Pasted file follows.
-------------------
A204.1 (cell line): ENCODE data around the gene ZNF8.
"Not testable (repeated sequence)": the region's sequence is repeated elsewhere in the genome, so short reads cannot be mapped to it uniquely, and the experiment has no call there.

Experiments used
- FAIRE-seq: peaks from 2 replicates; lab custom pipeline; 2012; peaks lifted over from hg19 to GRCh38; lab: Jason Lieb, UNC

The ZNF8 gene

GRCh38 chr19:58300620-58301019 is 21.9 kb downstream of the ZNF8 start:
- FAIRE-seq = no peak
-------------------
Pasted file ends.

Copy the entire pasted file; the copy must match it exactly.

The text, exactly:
A204.1 (cell line): ENCODE data around the gene ZNF8.
"Not testable (repeated sequence)": the region's sequence is repeated elsewhere in the genome, so short reads cannot be mapped to it uniquely, and the experiment has no call there.

Experiments used
- FAIRE-seq: peaks from 2 replicates; lab custom pipeline; 2012; peaks lifted over from hg19 to GRCh38; lab: Jason Lieb, UNC

The ZNF8 gene

GRCh38 chr19:58300620-58301019 is 21.9 kb downstream of the ZNF8 start:
- FAIRE-seq = no peak